Implantation is an important stage in a successful gestation cycle – and it is a phase that is not to be underestimated. Management expert John Gadd goes to great lengths to explain why in this and two other opinion pieces to follow.
Some producers I talk to are rather hazy about what implantation is and rather more do not give it enough priority on the importance scale. ‘Implantation’ is when the fertilised blastocyst (‘blast’ in scientific terms means ‘a bud’ or ‘budding’ and ‘cyst’ in breeding terms ‘a capsule’) is attached to the nutrient-providing wall of the womb – the endometrium.
Figure 1 shows where this occurs in the early breeding cycle. Effective achievement results in bigger litters, more even litters as well as heavier and more robust weaners. All these four benefits put efficient implantation right up there in importance.
Figure 1 - Diagrammatic cross section of the sow uterus showing potential sites for improving reproductive efficiency.
Litter even-ness is slipping now, partly due to the larger litters we are achieving these days, which is mainly due to genetics, along with better care and stockmanship of course. With much larger litters there are bound to be more lighter weight tail-enders in the queue waiting to be expelled, thus in the present larger-litter scenario, implantation and what affects it is ever more important.
Understanding of implantation needs an update
Talking to producers I find that their understanding of implantation needs an update. They know it is important and that management is vital for the month after service, but need instruction on why. Understanding the ‘mechanics’ of implantation (not the right word, but you know what I mean) and especially what interferes with it and which follows from it, will provide more pigs born alive, more even birthweights, stronger weaners and fewer post-weaning troubles.
This latter is very topical now that high level post-weaning zinc oxide is to be phased out. So what happens in those vital few days post-service when the fertilised egg turns into a blastocyst – the forerunner of the much later embryo? Don’t turn the page – keep reading, it is important for you, as when implantation management is correct, the beneficial results apply (Table 1).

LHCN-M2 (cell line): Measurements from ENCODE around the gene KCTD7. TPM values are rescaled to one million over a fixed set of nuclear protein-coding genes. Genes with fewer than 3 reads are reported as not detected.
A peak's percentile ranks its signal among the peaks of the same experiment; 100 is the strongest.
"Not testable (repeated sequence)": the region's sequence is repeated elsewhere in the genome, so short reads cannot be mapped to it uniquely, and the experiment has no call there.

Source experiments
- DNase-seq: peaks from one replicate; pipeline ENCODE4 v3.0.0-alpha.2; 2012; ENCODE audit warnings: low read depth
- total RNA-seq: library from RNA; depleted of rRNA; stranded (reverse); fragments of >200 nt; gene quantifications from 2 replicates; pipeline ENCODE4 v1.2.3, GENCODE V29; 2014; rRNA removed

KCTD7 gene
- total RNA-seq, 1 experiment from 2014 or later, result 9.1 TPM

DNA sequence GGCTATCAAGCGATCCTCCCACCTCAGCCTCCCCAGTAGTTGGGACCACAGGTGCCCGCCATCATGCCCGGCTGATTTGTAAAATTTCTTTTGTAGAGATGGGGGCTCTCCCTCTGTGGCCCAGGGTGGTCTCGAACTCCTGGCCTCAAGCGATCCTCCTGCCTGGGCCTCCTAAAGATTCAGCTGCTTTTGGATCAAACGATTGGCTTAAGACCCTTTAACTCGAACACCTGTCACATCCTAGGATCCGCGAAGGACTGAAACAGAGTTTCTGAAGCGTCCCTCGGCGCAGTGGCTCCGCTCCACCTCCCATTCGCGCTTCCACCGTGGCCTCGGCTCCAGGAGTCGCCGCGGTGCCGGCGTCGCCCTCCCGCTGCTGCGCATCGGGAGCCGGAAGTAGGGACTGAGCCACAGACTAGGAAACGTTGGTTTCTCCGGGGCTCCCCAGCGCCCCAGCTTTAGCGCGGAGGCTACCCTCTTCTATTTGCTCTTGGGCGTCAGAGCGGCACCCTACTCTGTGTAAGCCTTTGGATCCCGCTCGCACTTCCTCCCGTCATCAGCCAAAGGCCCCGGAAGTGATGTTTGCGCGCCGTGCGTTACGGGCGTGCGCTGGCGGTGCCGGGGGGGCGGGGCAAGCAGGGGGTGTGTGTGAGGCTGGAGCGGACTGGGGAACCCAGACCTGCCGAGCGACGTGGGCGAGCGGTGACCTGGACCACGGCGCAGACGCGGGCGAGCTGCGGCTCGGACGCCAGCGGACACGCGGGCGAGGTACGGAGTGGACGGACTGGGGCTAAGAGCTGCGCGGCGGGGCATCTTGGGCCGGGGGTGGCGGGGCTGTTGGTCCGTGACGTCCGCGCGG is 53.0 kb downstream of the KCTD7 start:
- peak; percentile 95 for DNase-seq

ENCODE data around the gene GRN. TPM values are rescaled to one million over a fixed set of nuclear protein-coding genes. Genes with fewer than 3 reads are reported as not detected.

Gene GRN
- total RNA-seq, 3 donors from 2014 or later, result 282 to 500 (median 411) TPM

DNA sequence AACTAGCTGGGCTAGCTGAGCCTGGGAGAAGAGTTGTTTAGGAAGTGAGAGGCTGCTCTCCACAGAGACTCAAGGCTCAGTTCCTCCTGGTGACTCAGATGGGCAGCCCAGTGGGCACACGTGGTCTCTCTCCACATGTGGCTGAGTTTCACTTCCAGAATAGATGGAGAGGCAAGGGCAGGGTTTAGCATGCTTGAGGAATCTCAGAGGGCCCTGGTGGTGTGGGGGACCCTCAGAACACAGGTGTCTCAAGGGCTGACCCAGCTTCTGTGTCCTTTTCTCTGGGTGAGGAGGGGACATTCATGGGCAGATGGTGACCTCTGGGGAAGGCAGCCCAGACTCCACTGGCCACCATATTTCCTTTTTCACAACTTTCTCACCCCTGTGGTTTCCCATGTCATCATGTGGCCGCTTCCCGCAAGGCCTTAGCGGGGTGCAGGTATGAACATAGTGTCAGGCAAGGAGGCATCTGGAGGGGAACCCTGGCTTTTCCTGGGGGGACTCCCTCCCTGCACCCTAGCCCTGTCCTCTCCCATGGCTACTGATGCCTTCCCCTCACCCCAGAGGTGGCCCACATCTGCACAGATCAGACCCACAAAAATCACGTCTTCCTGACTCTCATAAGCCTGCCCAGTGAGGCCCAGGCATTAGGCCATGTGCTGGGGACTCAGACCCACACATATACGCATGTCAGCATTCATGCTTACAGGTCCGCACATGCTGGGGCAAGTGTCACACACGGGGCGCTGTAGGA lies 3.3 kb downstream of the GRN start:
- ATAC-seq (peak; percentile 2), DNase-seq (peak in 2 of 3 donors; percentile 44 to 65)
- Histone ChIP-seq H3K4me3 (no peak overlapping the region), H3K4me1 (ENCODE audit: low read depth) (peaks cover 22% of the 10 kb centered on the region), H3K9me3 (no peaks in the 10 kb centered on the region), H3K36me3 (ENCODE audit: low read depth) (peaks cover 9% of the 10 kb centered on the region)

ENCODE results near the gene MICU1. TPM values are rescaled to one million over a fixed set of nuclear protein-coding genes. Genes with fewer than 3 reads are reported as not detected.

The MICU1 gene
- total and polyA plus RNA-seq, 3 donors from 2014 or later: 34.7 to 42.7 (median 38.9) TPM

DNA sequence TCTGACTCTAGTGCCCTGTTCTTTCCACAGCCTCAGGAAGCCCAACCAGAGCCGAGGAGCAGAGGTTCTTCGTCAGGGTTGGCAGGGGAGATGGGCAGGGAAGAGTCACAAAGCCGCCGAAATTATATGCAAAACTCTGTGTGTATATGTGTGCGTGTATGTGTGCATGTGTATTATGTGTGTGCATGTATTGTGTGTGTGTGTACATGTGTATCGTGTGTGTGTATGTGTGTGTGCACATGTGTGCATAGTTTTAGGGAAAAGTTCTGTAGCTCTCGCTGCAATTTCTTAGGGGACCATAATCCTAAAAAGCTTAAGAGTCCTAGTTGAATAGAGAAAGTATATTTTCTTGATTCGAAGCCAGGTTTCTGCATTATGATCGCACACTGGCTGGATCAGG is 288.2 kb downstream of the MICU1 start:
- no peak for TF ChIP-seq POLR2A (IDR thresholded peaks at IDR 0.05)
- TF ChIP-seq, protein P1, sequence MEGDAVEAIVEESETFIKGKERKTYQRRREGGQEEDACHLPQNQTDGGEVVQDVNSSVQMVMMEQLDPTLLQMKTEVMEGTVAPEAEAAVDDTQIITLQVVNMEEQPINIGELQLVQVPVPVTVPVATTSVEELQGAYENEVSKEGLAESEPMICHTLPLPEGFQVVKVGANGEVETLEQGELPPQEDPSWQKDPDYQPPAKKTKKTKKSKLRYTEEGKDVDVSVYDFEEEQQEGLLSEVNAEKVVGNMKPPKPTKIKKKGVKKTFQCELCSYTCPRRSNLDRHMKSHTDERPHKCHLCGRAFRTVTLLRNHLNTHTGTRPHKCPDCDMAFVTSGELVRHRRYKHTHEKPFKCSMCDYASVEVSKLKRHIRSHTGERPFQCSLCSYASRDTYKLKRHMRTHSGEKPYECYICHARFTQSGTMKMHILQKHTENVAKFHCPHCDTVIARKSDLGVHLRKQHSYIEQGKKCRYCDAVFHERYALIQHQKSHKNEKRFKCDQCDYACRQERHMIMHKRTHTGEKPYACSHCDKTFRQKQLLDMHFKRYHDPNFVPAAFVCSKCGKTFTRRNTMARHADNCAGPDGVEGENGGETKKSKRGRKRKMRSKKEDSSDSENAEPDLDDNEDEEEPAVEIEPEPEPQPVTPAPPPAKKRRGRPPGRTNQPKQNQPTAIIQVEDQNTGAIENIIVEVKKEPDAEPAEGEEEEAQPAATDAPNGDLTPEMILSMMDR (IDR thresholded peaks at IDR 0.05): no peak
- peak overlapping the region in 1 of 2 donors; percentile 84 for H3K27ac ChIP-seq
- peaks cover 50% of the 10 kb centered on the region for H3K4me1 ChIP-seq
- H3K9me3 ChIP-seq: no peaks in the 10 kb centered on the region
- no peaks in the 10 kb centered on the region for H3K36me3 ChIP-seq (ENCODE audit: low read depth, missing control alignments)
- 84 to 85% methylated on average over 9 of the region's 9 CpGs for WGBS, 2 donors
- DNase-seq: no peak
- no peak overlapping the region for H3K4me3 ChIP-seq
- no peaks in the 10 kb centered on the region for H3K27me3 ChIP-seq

All compiled from clients who have understood what happens and acted on it, for almost no extra cost.
How the sow manages things after service
After successful service the endometrial surface starts to regenerate from what I call the ‘suckling state’ to the ‘receptivity state’, triggered by the cessation of suckling. Whilst the suckling reflex is present, the female protects herself from having to form another litter while she is still raising the present one by keeping the endometrial surface hostile (again my word for it) to any blastocyst which arrives – in these circumstances, unwanted.
Gestating sows on an organic farm in the Netherlands. Photo: Jan Willem Schouten
When suckling ceases, nature, through her altered balance of hormones, informs the sow that things are ‘receptive’ again and it is ‘systems go’ for the next litter.
An extraordinary phenomenon
About 12 days from service/fertilisation the blastocyst changes remarkably into a nucleus with two thin and wavy extending arms, each up to 100 times longer than the original blastocyst, and which is termed the ‘filamentous stage’, which enables the organism to attach and then embed itself into the nutrient source. But it needs to secure sufficient space to do so – within the next ten to 14 days. So the first findings suggested that enough receptive space on the womb wall for this to happen is vital, see again Figure 1.
The most important to my mind is freedom from stress in the two to three week implantation period. I suggested a phrase for it 40 years ago ‘the feel good factor’, which is the subject of my next two articles. Farmers who secure the feel good factor throughout implantation can reap the benefits of Table 1.